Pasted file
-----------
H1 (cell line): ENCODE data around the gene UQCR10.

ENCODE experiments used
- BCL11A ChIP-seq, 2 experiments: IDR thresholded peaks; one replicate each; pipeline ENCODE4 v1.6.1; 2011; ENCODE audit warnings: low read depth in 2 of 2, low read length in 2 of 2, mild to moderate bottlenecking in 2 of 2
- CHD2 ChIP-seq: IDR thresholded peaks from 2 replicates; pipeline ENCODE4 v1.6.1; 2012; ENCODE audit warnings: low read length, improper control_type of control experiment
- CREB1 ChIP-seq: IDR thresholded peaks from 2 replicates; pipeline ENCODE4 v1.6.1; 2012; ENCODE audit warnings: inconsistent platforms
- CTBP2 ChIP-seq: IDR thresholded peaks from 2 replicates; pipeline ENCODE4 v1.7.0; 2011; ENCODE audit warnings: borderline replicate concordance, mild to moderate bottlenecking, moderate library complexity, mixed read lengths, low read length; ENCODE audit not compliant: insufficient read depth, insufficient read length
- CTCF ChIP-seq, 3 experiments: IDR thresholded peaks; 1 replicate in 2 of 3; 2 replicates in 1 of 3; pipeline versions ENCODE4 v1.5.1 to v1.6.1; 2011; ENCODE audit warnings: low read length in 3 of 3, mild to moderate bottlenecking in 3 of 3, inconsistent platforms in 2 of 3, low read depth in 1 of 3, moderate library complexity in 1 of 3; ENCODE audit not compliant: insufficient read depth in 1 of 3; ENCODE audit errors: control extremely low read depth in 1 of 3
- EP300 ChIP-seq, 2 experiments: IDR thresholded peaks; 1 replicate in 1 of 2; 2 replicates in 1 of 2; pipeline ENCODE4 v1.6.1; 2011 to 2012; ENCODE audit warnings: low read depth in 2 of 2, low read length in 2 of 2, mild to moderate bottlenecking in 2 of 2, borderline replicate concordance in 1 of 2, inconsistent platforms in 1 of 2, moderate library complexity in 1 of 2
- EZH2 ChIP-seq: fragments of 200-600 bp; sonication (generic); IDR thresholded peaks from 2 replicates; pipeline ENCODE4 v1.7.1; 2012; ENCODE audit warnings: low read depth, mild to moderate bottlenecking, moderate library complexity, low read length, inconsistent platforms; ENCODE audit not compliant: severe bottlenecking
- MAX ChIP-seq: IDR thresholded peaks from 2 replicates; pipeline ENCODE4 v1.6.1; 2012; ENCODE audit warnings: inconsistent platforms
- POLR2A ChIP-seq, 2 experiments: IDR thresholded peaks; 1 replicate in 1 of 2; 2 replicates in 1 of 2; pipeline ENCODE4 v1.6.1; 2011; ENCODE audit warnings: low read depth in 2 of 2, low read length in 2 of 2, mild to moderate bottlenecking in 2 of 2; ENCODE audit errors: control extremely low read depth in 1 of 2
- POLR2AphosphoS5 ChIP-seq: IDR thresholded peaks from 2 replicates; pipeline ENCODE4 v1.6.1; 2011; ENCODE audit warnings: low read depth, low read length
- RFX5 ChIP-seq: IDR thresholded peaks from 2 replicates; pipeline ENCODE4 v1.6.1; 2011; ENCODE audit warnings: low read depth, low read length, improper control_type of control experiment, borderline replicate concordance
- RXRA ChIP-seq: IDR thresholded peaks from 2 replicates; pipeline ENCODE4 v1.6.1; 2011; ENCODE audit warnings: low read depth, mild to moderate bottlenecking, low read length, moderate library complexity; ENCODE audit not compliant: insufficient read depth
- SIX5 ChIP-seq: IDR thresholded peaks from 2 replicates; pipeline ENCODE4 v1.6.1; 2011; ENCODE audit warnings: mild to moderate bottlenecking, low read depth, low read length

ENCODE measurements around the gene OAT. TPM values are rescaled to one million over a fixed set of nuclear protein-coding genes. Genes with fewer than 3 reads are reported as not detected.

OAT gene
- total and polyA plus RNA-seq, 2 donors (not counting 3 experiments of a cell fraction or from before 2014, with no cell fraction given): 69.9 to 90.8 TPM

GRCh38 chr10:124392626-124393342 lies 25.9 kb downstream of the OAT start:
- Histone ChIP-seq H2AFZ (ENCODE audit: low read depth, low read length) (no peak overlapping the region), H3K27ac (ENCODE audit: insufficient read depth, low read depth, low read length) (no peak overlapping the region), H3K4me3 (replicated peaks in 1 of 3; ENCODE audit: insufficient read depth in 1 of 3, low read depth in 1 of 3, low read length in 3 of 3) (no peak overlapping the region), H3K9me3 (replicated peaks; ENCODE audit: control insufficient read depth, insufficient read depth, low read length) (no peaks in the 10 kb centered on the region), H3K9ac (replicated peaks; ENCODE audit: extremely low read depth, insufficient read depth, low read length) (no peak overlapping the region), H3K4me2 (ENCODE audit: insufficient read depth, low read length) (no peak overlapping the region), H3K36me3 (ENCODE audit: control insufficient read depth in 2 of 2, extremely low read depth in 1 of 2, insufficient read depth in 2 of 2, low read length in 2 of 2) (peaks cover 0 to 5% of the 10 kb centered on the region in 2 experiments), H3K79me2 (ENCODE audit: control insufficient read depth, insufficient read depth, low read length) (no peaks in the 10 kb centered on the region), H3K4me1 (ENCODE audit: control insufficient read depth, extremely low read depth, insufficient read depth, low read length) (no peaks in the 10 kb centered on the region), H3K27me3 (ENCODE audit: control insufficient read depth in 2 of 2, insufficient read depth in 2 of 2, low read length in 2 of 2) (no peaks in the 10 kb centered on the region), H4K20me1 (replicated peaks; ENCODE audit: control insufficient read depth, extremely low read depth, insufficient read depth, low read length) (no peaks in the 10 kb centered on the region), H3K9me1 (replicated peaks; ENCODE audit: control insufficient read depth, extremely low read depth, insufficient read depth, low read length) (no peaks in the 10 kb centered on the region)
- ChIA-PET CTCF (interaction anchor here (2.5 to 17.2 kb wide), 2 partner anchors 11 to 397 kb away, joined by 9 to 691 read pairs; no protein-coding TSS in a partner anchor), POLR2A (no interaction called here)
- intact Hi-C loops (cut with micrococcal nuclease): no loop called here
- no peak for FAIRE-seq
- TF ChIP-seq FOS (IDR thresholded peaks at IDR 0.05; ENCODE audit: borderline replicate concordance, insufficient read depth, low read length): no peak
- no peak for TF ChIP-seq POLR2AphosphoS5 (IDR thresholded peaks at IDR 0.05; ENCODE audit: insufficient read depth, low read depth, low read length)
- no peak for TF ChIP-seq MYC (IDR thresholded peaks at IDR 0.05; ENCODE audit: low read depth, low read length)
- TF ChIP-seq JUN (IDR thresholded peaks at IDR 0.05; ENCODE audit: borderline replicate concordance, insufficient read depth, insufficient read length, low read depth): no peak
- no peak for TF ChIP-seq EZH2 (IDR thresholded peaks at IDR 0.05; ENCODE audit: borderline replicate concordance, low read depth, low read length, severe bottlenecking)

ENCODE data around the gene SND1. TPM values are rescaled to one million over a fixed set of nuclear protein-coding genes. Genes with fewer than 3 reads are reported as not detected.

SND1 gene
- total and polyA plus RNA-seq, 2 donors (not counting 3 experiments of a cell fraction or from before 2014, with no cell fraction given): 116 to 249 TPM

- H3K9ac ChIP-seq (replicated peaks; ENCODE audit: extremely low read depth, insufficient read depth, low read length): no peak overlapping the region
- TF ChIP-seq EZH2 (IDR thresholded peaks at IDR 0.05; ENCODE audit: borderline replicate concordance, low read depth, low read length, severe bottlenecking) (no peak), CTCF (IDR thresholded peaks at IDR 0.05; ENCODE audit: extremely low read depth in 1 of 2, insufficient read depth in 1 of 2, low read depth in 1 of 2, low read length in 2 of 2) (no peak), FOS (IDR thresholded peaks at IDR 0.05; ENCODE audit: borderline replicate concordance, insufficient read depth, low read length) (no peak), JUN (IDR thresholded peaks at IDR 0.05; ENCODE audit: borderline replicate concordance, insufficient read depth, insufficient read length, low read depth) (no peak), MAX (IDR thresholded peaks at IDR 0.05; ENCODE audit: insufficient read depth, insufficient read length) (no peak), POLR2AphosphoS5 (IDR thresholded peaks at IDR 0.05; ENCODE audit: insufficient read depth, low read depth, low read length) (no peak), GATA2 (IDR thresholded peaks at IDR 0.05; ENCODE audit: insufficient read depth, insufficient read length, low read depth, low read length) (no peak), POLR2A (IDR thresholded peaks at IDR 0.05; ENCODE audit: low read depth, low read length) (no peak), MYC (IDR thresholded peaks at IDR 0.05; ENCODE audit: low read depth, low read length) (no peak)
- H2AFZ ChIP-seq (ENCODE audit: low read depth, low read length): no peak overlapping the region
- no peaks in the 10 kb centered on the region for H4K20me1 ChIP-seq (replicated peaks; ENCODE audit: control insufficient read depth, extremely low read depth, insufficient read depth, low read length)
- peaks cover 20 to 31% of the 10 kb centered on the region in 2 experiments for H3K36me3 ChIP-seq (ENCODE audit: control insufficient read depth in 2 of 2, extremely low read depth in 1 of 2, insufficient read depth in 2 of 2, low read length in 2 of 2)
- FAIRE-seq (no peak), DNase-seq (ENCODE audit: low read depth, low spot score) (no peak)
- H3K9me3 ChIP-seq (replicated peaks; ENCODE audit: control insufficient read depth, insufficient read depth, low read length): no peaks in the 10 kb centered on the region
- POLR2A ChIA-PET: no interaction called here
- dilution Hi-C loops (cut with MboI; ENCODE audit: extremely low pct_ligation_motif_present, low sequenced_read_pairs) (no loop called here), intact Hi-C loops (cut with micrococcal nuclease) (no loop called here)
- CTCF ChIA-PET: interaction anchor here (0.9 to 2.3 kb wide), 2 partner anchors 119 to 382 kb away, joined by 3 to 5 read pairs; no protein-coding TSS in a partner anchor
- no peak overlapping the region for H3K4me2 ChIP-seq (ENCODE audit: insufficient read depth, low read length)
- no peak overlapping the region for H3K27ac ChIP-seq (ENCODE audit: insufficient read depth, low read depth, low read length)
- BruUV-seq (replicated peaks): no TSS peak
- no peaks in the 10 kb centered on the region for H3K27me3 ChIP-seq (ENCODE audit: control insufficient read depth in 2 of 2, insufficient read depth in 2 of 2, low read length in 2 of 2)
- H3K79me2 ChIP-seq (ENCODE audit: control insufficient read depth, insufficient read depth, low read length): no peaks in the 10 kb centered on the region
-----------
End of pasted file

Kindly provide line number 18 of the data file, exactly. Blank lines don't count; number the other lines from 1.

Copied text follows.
- total and polyA plus RNA-seq, 2 donors (not counting 3 experiments of a cell fraction or from before 2014, with no cell fraction given): 69.9 to 90.8 TPM